Hardware context

An Arbor simulation requires a Recipes, a (hardware) context, and a Domain decomposition. The Recipe contains the neuroscientific model, the hardware context describes the computational resources you are going to execute the simulation on, and the domain decomposition describes how Arbor will use the hardware. Since the context and domain decomposition may seem closely related at first, it might be instructive to see how recipes are used by Arbor:

Cell descriptions
gid 1
type lif_cell_0
gid 37
type cable_cell_A
Connection sites
Label dictionary
Cell kinds
gid 1
type arbor.lif_cell
gid 37
type arbor.cable_cell
Simulator: requests cell description of gid=37
Recipe: type=cable_cell_A.
Simulator: requests cell kind of gid=37
Recipe: kind=arbor.cable_cell.
Simulator: look up cell group implementation for kind arbor.cable_cell.
Domain decomposition: cable_cell_group_gpu
Simulator: cable_cell_group_gpu construct cable_cell_A object.
cable_cell_group_gpu: Construction complete.
Simulator: cable_cell_group_gpu simulate for t .. t + dt
12 threads
Domain decomposition
An illustration of the cell-specific portion of the recipe, and how it is used during the lifetime of the simulation: the simulation object will, depending on its configuration, query the recipe for the neuroscientific components it describes. This demonstration also show why the recipe separates cell descriptions from cell types. The latter is, as you might expect, shorthand, and is used in the allocation of the cell to a particular cell group. A cell group implementation is a handler for a certain kind of cell, and Arbor comes with these for all it's included cell kinds. However, users can develop their own specialized cell group implementations. More on that in the internal developer documentation.
Local resources are locally available computational resources, specifically

the number of hardware threads and the number of GPUs.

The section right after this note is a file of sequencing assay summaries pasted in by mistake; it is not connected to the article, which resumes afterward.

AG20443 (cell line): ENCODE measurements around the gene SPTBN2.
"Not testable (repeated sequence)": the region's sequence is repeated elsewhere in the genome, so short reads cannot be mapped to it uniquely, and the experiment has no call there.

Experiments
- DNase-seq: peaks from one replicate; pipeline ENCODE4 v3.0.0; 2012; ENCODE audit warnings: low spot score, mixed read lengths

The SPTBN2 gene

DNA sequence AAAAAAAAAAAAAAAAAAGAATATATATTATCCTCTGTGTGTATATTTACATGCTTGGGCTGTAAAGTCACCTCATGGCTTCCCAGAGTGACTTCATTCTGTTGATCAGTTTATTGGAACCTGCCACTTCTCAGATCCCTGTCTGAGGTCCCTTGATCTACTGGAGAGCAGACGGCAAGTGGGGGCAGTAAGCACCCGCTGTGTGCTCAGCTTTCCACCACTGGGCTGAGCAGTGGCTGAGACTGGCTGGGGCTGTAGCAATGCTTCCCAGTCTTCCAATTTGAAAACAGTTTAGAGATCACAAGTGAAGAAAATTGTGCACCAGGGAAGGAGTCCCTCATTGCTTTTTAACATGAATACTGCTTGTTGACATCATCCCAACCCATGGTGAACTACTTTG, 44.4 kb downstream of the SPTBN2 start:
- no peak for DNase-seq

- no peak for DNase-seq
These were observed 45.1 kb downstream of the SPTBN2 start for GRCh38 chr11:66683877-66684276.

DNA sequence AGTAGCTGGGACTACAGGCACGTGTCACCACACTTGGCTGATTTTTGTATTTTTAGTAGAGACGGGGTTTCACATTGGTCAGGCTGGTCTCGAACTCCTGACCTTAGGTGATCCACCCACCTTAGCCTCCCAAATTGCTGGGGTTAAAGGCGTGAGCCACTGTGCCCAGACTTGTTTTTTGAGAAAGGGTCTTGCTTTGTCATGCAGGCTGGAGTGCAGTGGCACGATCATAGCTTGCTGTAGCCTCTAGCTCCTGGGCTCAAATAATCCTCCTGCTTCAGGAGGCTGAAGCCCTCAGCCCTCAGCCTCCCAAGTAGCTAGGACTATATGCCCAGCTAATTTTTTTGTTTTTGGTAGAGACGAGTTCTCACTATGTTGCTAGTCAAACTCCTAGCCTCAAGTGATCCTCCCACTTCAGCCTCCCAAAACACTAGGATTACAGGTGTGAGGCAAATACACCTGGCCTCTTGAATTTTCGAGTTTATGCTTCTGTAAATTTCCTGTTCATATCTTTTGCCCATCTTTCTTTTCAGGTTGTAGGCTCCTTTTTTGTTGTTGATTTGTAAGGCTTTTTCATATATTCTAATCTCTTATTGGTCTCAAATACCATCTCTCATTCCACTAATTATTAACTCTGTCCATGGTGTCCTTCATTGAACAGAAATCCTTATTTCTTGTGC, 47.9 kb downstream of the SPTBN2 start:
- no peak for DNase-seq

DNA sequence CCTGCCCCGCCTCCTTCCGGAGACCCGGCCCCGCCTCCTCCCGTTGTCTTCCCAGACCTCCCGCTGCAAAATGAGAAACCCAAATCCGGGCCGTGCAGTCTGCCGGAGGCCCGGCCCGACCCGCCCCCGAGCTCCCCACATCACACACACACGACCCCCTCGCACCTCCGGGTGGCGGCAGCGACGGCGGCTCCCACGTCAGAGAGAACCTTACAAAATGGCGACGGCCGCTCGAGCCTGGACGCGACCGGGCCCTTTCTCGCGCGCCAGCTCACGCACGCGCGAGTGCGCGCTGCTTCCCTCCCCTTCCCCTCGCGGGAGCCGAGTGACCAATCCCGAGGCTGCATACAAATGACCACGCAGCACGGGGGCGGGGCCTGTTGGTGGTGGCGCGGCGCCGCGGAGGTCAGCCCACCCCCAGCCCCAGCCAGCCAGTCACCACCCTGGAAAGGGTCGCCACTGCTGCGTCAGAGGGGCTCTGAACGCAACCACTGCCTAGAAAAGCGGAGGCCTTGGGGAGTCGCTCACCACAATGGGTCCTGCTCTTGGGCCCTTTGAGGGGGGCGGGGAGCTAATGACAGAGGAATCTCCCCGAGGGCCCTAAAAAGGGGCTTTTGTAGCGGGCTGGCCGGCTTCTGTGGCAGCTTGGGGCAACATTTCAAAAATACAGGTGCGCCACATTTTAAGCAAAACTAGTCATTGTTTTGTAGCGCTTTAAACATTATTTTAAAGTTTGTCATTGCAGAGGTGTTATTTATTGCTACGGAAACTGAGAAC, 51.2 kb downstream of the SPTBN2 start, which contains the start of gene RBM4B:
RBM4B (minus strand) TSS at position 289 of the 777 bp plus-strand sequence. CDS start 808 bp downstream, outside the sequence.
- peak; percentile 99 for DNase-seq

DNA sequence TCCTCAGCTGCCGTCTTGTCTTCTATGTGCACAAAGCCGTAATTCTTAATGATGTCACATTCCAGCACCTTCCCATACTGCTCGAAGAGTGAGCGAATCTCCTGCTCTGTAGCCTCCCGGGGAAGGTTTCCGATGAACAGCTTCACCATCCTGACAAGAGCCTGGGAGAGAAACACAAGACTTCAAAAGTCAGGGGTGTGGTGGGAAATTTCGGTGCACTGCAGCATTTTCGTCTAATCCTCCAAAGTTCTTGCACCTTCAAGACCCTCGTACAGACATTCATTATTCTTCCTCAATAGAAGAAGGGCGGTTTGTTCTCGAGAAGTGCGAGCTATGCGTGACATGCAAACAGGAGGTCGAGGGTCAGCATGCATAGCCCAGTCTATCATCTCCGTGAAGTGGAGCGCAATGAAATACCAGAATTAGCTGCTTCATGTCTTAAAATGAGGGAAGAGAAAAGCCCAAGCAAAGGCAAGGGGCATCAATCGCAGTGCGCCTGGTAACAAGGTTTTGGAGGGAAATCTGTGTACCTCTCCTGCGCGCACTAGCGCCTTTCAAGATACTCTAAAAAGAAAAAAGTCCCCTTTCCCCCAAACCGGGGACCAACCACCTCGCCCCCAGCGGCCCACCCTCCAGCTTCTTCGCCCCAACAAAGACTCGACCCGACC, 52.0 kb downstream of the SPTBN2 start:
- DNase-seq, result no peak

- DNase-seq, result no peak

An allocation enumerates the computational resources to be used for a simulation, typically a subset of the resources available on a physical hardware node. It also contains flags to enable thread and process affinity <https://en.wikipedia.org/wiki/Processor_affinity>. When asked to set affinity, Arbor will try to maximize the use of the available resources, i.e. it will spread out processes and threads such that each gets a maximal share of compute units and cache. Existing affinity settings will honoured, so setting it for processes while an external mechanism (e.g. SLURM or OpenMPI) does the same is ill advised. Threads can not be managed externally, thus requesting thread binding is generally safe and may yield significant performance improvements for CPU-only simulations and/or the model build phase. Affinity requires hwloc <https://www.open-mpi.org/projects/hwloc/> to be found during build time.

New users can find using contexts a little verbose. The design is very deliberate, to allow fine-grained control over which computational resources an Arbor simulation should use. As a result Arbor is much easier to integrate into workflows that run multiple applications or libraries on the same node, because Arbor has a direct API for using on node resources (threads and GPU) and distributed resources (MPI) that have been partitioned between applications/libraries.

Execution context

An execution context contains the local thread pool, and optionally the GPU state and MPI communicator, if available. Users of the library configure contexts, which are passed to Arbor methods and types.